637 - Hamlet (Generic): A Map of Nowhere through Danish Eyes

This looks like a pretty standard map of a bit of Denmark. In fact, it is no such thing.  

For there isn’t really a town called Köbstad in Denmark, nor is it close to a village called Kirkelandsby. And neither is Gaard a frequent rural toponym. Each indeed sounds convincingly enough like a proper Danish place-name. Instead, they denote generic toponymical categories. A købstad (1) is a market town, a kirkelandsby is a landsby (‘village’) endowed with a kirke (‘church’), and a gård (2) in Danish can mean either a farm or a yard. 

This is a map of anywhere, or of nowhere. It is a purely generic piece of cartography, its purpose purely intra-disciplinary: not to denote the outside world, but to teach people how to read a map (3).

But the map teaches us one extra, unintended lesson: What an abstract, idealised landscape looks like through Danish eyes. Incidentally, a  landsby - a small village without a church - is frequently called a ‘hamlet’ in English. Which of course has a Danish resonance all of its own (4).

So what does a generic Danish landscape look like? You’ll look in vain for a desert (ørken), a mountain range (bjergkæde)  or a coral reef (koralrev). What there is plenty of, is water, left, right and centre (an indsö, i.e. a lake, literally an ‘inner sea’). 

The left side of the map, in more detail.

On the little island in the western sea, there’s a fyr (lighthouse, a.k.a. fyrtårn), not far from shallows labelled sten (‘rocks’). The mainland beach south of the island is covered in shingle (rullesten), while two booms at the northern part of the beach cordon off an ålegårde (‘eel farm’).  

Prominent features on the coast are a sizeable klit (‘dune’) 18 metres high, an extensive mose (‘bog’) just north of a tørveskær (literally ‘peat-cutting’, a.k.a. turbary), a big lyng (‘heather’) containing a skanse (‘redoubt’)  and a huge marsk (‘marsh’), delimited by a damning (‘dam’). The lake and sea are connected by a vandløb (‘stream’), which is bridged by a spang (‘log bridge’). The incidental kilde (‘source’) keeps the land moist, while the occasional grøft (‘ditch’) helps to keep the land drained. There are no headlands or peninsulas, no rocks or mountains; like the real Denmark, this fictional one is sandy, flat and watery.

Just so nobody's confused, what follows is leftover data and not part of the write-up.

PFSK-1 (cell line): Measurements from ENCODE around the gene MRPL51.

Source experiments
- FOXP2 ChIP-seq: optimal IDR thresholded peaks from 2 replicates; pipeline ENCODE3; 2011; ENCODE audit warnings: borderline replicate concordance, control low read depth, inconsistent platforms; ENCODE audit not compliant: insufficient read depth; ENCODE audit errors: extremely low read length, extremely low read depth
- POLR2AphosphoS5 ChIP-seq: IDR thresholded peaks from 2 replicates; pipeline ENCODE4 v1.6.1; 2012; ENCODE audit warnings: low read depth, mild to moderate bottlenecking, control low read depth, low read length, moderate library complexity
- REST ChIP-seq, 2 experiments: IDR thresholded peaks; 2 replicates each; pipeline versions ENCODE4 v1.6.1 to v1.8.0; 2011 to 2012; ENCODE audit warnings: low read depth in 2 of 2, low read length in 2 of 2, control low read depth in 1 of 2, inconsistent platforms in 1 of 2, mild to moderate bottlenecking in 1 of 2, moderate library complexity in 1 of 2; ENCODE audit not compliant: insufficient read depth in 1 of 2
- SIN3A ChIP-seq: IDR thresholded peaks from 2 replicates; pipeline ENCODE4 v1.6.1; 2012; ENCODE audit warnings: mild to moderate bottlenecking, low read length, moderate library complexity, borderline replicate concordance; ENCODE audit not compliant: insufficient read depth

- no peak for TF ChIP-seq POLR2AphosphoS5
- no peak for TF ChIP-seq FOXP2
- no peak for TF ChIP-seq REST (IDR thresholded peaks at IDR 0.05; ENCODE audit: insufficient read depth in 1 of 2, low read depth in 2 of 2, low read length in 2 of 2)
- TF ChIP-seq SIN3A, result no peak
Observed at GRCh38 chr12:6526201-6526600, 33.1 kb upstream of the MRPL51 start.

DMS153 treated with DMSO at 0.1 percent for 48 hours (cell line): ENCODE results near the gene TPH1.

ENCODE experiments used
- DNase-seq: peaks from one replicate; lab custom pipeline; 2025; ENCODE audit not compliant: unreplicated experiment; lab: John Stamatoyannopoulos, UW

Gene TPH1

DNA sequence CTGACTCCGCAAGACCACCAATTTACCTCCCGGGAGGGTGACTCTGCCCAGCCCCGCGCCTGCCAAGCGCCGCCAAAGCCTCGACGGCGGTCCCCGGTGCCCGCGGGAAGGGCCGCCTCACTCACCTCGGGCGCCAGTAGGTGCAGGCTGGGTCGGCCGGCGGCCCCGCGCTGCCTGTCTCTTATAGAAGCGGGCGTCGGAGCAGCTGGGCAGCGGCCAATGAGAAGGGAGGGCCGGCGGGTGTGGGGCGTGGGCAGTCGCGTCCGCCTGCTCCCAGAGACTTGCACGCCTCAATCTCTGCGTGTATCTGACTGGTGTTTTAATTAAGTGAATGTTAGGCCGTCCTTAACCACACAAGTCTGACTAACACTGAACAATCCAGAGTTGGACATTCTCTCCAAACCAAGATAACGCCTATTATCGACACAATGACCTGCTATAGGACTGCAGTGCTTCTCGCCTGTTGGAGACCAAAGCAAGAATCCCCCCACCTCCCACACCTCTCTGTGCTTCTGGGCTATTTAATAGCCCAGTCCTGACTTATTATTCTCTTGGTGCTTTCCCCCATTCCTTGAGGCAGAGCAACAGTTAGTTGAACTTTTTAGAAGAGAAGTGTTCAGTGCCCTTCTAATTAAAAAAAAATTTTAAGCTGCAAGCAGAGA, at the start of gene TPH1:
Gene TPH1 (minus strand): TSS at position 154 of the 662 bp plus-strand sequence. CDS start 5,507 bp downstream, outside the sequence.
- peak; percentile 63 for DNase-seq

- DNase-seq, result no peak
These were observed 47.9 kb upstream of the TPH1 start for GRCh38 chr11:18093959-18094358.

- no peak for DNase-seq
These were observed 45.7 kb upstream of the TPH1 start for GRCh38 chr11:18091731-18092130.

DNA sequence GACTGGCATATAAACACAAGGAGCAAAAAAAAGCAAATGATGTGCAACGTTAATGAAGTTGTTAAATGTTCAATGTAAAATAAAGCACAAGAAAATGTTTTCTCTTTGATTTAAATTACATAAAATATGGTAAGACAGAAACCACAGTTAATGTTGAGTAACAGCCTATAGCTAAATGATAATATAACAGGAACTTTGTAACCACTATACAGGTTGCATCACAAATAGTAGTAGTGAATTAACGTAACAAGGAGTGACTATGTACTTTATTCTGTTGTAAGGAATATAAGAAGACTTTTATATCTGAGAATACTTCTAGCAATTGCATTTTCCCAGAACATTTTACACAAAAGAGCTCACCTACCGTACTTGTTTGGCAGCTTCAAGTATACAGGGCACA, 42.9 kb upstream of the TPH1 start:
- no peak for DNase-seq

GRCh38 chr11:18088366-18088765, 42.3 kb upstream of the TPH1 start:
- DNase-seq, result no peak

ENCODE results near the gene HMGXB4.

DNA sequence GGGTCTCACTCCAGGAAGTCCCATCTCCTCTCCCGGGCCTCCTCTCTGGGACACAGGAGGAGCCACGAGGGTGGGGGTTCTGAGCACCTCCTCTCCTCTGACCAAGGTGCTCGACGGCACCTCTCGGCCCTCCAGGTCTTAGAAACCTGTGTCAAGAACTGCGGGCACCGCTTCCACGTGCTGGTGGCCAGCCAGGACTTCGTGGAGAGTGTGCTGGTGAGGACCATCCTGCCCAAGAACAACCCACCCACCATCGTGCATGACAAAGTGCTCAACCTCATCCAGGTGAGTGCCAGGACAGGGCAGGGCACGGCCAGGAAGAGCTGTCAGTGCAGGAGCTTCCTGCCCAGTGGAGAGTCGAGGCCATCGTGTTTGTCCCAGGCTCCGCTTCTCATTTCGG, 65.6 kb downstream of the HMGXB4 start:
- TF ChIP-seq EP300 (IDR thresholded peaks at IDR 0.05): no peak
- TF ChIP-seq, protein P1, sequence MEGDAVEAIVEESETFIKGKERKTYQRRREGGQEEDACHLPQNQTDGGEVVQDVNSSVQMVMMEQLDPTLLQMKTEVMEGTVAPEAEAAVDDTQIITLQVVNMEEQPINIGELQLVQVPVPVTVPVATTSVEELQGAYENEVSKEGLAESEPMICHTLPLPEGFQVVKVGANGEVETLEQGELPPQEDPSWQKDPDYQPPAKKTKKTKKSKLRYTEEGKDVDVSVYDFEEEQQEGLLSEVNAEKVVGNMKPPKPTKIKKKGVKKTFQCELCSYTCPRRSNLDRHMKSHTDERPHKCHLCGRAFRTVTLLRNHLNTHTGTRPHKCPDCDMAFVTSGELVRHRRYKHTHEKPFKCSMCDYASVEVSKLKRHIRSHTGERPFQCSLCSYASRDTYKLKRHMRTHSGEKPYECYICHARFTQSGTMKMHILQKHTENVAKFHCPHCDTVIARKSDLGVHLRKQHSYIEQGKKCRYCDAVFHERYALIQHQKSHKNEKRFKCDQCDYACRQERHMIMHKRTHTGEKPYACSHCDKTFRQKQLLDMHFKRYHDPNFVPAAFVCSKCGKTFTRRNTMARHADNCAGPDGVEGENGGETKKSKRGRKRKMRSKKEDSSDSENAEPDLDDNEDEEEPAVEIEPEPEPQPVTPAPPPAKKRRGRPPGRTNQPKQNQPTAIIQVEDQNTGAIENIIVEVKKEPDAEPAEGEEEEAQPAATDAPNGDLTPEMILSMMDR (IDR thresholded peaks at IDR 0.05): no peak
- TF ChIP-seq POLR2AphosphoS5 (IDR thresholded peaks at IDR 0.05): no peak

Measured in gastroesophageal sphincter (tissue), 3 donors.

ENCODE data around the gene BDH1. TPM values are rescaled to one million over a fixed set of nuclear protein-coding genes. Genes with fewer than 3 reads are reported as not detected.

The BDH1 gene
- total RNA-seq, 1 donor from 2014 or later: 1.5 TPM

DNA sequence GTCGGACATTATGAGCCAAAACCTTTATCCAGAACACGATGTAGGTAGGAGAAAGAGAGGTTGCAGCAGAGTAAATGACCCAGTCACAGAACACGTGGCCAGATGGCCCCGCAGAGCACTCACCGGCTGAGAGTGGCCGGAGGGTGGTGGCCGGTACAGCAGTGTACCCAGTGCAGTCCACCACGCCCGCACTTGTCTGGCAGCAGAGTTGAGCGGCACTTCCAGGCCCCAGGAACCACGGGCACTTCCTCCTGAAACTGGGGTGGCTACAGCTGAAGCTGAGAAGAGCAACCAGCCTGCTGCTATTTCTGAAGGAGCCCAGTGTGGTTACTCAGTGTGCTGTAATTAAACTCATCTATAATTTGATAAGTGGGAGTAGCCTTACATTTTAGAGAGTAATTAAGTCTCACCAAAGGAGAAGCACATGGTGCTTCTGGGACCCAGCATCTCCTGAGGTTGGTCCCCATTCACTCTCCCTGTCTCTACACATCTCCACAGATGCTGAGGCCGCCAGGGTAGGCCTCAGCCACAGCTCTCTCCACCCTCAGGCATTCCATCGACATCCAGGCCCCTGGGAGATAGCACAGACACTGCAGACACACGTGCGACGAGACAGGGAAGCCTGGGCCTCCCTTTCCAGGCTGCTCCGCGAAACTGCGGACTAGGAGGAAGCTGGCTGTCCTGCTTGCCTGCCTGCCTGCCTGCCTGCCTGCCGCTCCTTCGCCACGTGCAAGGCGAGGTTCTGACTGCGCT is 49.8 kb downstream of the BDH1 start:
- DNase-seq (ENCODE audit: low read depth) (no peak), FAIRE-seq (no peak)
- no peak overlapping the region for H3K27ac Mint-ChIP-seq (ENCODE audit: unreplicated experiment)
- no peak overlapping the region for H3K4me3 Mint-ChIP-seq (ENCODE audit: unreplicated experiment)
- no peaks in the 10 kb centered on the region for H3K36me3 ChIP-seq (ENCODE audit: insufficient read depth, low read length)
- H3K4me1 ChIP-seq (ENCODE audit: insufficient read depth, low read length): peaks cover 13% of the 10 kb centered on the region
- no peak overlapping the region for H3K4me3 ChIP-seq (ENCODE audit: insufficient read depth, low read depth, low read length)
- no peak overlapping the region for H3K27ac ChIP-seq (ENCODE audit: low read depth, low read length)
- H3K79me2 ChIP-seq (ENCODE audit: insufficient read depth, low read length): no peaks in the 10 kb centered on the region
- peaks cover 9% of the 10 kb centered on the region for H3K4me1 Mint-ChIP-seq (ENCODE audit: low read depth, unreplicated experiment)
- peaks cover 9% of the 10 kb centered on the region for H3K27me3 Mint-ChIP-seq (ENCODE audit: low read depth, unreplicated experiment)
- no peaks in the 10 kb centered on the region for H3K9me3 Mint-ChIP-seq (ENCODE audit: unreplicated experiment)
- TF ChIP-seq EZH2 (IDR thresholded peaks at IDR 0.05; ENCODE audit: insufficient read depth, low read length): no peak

Fictional Denmark may be relatively poor in topographical features, that doesn’t stop the fictional Danes from making the most out of it, who crisscross their imaginary homeland by fodsti (‘footpath’), sognevej (‘parish road’), markvej (‘country lane’), and landsvej (‘country road’) if they’re not taking the jernbane (railway, literally ‘iron road’ - compare French: chemin de fer).

The countryside is dotted with the occasional, isolated hus (‘house’), planted with nåleskov (‘coniferous forest’) and løvskov (‘deciduous forest’), levende hegn (‘hedgerows’), and a række af træer (‘row of trees’). No lush vegetation, no great plantations of cash crops: even in fictional Denmark, the weather is too inclement for extensive horticulture, the occasional jordvold med beplantning (‘planted embankment’) notwithstanding.